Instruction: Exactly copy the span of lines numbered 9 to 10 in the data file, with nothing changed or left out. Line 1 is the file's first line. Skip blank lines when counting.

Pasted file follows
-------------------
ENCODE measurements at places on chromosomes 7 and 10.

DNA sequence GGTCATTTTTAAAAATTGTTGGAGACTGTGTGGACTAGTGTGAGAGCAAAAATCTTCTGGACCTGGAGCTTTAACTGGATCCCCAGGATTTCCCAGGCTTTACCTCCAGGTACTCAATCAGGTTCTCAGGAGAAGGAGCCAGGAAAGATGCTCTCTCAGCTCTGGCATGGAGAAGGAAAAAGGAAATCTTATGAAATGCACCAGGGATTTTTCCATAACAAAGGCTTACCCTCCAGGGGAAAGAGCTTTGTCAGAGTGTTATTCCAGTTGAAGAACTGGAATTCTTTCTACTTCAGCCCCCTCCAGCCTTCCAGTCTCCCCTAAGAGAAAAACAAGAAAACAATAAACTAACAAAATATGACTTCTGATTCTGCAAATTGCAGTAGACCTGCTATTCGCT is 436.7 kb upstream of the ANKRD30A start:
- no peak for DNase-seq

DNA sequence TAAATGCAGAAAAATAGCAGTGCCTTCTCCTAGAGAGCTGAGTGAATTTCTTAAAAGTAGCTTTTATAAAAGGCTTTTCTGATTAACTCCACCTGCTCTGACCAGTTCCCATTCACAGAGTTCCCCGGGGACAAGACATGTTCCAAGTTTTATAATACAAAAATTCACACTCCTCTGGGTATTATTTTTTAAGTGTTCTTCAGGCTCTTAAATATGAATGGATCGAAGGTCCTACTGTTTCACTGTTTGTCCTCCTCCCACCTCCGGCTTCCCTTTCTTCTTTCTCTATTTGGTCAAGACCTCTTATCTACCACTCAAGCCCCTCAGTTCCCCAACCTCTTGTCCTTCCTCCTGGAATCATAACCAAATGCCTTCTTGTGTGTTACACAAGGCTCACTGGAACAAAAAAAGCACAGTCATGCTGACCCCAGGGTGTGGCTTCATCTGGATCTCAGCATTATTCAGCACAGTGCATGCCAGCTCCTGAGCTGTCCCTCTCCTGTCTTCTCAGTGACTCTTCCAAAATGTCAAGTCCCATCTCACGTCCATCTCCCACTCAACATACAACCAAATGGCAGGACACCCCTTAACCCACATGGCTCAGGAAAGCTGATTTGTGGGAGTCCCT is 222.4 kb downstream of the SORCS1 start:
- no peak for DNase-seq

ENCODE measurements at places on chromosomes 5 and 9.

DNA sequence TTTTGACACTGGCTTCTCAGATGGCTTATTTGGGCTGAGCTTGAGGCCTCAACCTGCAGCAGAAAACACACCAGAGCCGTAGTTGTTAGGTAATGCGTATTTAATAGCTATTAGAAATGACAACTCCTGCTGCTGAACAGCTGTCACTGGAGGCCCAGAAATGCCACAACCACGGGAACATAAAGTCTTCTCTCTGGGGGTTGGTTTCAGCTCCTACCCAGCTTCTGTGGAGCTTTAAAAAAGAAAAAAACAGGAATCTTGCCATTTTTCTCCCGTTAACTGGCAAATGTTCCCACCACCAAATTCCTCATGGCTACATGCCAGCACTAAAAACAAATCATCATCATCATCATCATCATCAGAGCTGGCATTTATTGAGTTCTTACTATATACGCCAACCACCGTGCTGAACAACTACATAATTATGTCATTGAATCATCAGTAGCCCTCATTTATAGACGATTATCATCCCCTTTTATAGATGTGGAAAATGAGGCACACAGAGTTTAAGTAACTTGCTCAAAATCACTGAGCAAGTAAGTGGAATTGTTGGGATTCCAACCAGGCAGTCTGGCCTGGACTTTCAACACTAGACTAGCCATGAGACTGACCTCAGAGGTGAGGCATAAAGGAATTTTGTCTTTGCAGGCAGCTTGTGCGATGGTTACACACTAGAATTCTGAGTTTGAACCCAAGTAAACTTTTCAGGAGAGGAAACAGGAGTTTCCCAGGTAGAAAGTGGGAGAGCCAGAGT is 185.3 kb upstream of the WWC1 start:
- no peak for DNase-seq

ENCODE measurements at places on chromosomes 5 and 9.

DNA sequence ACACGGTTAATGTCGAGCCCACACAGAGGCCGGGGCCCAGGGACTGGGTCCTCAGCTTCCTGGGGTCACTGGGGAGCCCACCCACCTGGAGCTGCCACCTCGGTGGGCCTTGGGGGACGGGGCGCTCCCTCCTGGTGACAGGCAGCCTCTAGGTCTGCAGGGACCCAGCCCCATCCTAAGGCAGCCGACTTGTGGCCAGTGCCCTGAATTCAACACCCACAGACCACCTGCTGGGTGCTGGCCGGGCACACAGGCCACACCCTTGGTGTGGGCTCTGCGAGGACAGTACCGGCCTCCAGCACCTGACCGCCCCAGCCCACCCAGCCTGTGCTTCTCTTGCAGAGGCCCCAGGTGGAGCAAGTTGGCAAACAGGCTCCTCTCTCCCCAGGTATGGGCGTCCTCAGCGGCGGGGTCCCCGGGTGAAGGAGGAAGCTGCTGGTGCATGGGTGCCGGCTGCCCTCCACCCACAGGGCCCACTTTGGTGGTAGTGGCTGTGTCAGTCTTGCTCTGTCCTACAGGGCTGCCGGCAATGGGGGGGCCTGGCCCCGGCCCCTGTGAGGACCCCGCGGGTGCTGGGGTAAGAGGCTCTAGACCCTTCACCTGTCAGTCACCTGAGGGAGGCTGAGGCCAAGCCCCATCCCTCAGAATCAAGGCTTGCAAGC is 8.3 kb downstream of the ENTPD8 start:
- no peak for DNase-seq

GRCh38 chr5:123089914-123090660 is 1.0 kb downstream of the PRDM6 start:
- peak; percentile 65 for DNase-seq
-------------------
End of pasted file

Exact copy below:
ENCODE measurements at places on chromosomes 5 and 9.

DNA sequence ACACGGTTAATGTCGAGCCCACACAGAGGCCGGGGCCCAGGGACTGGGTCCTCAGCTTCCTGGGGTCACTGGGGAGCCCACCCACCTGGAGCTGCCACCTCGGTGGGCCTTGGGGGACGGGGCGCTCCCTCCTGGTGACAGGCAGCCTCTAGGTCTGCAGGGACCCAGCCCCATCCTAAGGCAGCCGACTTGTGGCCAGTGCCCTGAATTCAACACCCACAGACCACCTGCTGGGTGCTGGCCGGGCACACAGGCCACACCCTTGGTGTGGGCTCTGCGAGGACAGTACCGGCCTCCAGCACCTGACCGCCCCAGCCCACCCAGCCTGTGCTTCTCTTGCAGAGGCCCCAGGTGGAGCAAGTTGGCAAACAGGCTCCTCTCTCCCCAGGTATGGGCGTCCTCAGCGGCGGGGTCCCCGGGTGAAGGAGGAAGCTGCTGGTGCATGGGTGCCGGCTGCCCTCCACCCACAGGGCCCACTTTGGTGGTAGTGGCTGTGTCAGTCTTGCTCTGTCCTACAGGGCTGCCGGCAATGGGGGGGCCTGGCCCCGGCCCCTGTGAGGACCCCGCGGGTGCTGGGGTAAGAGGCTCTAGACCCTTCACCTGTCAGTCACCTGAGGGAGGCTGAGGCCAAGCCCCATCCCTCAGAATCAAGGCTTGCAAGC is 8.3 kb downstream of the ENTPD8 start: